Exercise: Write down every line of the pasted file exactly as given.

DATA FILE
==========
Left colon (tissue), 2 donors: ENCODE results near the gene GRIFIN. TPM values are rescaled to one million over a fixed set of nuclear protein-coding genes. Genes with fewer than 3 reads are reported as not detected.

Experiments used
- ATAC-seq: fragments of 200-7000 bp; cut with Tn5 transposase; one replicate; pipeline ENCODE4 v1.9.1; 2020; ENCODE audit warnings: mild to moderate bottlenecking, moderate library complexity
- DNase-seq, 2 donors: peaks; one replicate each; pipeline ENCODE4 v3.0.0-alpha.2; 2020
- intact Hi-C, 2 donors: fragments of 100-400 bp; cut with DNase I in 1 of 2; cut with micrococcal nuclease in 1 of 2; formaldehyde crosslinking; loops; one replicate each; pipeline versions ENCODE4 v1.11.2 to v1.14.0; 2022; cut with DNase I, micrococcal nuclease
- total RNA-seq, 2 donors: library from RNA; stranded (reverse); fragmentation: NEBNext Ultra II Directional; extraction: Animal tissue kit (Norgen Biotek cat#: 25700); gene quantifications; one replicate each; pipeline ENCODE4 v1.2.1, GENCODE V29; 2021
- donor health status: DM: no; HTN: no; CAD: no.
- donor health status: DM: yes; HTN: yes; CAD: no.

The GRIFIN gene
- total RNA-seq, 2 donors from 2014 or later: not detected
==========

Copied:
Left colon (tissue), 2 donors: ENCODE results near the gene GRIFIN. TPM values are rescaled to one million over a fixed set of nuclear protein-coding genes. Genes with fewer than 3 reads are reported as not detected.

Experiments used
- ATAC-seq: fragments of 200-7000 bp; cut with Tn5 transposase; one replicate; pipeline ENCODE4 v1.9.1; 2020; ENCODE audit warnings: mild to moderate bottlenecking, moderate library complexity
- DNase-seq, 2 donors: peaks; one replicate each; pipeline ENCODE4 v3.0.0-alpha.2; 2020
- intact Hi-C, 2 donors: fragments of 100-400 bp; cut with DNase I in 1 of 2; cut with micrococcal nuclease in 1 of 2; formaldehyde crosslinking; loops; one replicate each; pipeline versions ENCODE4 v1.11.2 to v1.14.0; 2022; cut with DNase I, micrococcal nuclease
- total RNA-seq, 2 donors: library from RNA; stranded (reverse); fragmentation: NEBNext Ultra II Directional; extraction: Animal tissue kit (Norgen Biotek cat#: 25700); gene quantifications; one replicate each; pipeline ENCODE4 v1.2.1, GENCODE V29; 2021
- donor health status: DM: no; HTN: no; CAD: no.
- donor health status: DM: yes; HTN: yes; CAD: no.

The GRIFIN gene
- total RNA-seq, 2 donors from 2014 or later: not detected